On August 16, 2022, Sarah Wakeman, MD, shared her perspective on how the U.S. is taking the wrong approach to addressing the drug overdose crisis. As part of MedPage Today‘s review of the past year’s top events, Wakeman follows up with her thoughts on how states can correct the current failing approach and best use funds from the opioid settlement to make a real impact.
As hundreds of millions of dollars start rolling into states from opioid settlement funds, spending these dollars wisely is critical. The significant missteps in how tobacco settlement funds were used offers a lesson in what can go wrong when these massive amounts of money are not used to meaningfully address public health gaps related to substance use and addiction. States have a crucial opportunity to respond differently, and thankfully a tremendous amount of research to guide funding priorities.
The urgency to get this right is evident in the numbers; the nation topped 110,000 provisional overdose deaths per year in March 2022, the most grim outlook our country had ever seen. Tragically, racial and ethnic disparities in overdose death have only worsened, with the greatest rates of increase in death seen among American Indians and Black Americans. These hundreds of thousands of lives lost are made all the more wrenching because they are the result of decades of failed policies, stigma, and problematic approaches to substance use and addiction.
So, what works and where should funding be directed? The science is clear that to reduce deaths we must expand the availability of effective treatment including access to opioid agonist medications and full-spectrum harm reduction services. We also must undo harmful policies, and address structural inequities and social drivers of chaotic drug use. Within each of these buckets are concrete and bold efforts that states should undertake.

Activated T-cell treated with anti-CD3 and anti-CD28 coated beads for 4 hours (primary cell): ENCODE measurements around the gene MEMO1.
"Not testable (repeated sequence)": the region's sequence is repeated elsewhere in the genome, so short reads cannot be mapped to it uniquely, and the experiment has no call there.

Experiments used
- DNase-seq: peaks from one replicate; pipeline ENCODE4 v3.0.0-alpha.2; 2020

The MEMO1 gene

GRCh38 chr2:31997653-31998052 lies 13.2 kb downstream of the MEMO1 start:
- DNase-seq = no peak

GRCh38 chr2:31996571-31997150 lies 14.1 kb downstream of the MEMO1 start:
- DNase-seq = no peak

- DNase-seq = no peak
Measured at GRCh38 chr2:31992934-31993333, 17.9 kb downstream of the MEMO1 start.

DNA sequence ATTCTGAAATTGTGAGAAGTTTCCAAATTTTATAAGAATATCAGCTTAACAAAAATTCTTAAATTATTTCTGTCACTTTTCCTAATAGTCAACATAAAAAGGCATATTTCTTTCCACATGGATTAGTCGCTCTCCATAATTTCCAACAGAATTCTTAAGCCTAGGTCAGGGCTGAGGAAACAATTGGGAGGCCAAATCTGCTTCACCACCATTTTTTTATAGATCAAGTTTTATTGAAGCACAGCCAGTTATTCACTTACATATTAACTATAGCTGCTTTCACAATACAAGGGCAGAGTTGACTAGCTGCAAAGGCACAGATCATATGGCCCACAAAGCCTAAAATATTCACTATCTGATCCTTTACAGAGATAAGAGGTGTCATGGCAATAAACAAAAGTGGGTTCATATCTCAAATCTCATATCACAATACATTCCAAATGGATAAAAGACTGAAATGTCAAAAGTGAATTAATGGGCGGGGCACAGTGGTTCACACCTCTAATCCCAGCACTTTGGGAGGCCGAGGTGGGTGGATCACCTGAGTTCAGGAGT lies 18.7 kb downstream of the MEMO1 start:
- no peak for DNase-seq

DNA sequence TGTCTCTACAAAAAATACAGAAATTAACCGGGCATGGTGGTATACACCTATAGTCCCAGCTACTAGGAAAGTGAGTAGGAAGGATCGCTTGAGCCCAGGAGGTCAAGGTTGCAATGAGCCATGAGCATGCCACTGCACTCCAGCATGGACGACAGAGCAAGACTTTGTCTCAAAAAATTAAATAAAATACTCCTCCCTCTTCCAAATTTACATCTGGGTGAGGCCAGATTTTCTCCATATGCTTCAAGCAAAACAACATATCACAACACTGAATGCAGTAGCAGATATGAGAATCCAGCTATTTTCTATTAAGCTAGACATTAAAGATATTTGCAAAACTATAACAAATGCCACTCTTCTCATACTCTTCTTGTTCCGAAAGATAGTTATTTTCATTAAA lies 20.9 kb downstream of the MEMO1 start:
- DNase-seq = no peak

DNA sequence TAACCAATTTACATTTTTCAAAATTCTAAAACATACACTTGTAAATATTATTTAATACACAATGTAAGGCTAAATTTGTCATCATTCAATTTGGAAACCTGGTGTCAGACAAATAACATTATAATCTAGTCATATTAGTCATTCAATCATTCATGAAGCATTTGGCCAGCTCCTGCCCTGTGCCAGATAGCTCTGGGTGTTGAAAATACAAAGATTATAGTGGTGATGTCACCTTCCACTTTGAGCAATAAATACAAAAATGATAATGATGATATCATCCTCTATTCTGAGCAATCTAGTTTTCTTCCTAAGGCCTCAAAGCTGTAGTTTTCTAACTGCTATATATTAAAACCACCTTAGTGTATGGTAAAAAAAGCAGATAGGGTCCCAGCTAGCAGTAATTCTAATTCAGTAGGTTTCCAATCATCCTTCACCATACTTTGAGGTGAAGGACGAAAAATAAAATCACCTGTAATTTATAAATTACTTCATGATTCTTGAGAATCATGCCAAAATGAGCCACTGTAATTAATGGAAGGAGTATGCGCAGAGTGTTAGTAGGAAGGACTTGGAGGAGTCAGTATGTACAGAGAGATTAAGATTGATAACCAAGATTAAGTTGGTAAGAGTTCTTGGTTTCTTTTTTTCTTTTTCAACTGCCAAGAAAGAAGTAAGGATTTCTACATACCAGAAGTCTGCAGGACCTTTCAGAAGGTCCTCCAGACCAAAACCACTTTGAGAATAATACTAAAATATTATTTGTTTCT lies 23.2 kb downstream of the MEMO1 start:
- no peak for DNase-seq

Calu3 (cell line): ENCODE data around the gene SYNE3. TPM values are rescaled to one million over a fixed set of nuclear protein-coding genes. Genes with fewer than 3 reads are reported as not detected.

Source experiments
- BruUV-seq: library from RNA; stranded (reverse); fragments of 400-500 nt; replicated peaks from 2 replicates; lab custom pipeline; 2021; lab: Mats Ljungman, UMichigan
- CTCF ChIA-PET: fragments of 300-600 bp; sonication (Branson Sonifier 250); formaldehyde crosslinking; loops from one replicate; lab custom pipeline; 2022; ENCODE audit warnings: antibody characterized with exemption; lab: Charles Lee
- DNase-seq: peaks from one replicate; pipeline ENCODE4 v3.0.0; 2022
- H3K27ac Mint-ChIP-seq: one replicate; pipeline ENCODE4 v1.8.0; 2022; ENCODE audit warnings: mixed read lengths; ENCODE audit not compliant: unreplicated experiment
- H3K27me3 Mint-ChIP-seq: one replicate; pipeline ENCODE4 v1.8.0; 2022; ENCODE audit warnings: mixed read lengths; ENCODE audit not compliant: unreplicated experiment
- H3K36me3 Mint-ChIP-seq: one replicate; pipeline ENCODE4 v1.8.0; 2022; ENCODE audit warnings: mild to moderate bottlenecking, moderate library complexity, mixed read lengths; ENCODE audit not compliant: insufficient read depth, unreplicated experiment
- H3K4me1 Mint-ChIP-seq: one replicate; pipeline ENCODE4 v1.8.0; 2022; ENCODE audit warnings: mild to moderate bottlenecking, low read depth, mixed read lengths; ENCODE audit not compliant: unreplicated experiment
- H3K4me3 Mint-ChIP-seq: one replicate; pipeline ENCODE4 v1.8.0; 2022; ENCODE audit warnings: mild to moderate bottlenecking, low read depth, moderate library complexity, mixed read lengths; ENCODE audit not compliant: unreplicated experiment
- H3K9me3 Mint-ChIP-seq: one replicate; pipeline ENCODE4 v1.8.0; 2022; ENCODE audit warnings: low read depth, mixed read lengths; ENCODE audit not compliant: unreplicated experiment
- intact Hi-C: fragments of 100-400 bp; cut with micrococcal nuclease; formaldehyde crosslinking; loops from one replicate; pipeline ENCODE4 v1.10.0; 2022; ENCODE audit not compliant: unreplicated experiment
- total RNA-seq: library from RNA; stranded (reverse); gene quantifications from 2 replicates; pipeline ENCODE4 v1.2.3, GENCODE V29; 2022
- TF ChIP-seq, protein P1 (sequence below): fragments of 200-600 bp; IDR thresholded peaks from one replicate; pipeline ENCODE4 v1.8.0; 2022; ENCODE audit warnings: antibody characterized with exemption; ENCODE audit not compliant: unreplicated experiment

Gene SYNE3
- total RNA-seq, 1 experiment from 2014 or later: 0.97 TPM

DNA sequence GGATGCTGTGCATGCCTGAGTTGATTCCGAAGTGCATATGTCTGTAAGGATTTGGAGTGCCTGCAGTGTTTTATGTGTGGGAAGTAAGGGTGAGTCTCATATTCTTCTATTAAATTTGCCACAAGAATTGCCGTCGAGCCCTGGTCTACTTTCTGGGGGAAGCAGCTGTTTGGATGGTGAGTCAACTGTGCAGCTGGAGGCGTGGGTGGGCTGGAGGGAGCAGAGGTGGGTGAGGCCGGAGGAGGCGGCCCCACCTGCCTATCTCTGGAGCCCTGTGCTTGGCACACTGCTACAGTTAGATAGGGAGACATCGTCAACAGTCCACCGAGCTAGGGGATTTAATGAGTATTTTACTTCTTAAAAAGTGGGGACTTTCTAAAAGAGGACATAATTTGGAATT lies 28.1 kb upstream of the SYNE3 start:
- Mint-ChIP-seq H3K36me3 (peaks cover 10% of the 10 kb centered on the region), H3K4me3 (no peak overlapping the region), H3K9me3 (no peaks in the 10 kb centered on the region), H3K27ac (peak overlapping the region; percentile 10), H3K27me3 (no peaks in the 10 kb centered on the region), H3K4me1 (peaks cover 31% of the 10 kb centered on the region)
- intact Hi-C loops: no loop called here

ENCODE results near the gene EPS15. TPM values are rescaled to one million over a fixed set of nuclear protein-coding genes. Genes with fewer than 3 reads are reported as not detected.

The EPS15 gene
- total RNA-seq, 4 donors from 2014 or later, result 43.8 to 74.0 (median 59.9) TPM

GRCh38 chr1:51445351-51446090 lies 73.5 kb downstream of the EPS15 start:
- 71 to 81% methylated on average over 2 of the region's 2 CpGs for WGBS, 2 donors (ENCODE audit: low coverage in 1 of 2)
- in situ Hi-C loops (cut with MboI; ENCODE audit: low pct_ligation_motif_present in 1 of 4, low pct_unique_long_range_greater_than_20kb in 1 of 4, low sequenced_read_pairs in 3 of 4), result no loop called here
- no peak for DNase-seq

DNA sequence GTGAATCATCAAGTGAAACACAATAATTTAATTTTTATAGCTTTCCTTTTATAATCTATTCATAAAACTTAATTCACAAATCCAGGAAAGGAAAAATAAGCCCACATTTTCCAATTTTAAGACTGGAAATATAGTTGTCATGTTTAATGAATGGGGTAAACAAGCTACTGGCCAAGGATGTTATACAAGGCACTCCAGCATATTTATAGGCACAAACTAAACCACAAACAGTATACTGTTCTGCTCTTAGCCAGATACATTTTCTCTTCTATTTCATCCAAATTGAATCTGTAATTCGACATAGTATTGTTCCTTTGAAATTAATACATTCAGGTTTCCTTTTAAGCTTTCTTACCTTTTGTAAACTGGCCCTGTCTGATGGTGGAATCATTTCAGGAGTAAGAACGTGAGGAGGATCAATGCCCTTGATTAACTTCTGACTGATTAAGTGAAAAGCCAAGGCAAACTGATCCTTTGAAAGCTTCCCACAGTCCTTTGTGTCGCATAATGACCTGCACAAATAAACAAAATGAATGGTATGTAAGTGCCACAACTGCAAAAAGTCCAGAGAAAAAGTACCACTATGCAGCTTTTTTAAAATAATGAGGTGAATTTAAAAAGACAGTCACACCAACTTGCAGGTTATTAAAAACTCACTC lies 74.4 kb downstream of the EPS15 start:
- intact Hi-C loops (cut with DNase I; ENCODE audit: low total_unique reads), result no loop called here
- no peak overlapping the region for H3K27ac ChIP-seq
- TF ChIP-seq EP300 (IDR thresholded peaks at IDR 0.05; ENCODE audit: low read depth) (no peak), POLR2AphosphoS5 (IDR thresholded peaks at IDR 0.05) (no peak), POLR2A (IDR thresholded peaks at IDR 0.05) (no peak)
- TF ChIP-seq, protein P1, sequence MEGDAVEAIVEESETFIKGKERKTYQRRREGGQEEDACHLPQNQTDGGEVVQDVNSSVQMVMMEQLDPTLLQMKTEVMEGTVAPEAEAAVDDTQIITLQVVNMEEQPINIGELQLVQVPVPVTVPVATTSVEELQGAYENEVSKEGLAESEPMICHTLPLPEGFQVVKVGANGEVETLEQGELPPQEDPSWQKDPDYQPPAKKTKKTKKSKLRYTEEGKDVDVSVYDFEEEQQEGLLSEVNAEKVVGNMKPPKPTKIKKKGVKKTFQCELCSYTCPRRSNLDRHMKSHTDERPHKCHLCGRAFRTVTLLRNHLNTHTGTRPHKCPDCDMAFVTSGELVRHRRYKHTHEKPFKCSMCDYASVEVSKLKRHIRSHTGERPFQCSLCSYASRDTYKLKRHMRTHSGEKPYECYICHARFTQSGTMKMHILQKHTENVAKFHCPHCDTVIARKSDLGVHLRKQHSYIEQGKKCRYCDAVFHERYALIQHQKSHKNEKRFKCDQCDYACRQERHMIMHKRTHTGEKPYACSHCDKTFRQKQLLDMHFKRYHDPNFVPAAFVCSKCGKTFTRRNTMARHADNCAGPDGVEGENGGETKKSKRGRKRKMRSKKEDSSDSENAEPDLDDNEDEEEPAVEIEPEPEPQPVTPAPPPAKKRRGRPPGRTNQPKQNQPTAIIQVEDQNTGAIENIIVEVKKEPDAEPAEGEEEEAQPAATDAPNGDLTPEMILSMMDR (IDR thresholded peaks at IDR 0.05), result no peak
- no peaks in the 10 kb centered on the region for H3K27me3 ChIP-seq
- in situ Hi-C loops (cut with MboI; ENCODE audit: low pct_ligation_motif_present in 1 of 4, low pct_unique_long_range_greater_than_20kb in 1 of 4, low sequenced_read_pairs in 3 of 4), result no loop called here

Expand Access to Treatment and Harm Reduction Services
To expand access to buprenorphine and methadone, we need legislative action to remove prescribing barriers and the restriction that methadone can only be dispensed in opioid treatment programs. In a major win for opioid addiction treatment, the recently passed government spending bill repealed the x-waiver requirement for buprenorphine prescribing.
However, other reforms are essential, too. While funding may not drive needed legislative change, states could use funding to incentivize providers and institutions to offer these treatments more readily, even within the current restrictive landscape. For example, states could provide funding to healthcare settings like hospitals, emergency departments, primary care practices, addiction treatment settings, and community health centers. These funds could be used to hire additional staff; provide capital for space renovations needed to deliver treatments such as methadone; augment salaries to recruit the best and the brightest into delivering opioid use disorder treatment; offset the cost of offering services that are not well reimbursed; and provide technical assistance and administrative support to complete the onerous application processes currently necessary to obtain an opioid treatment program license.
Another crucial part of delivering effective treatment is having a well-trained workforce. Currently, there are limited sustainable funding pathways for addiction medicine or psychiatry fellowships to train physicians to become specialists. Many programs rely year-to-year on unpredictable philanthropy and time-limited grants to train this essential physician workforce. States could use opioid settlement funds to create and sustain addiction medicine and psychiatry fellowship programs for physicians. In addition, novel fellowship programs for psychologists, nurse practitioners, and social workers are gradually being established and are in need of durable funding sources.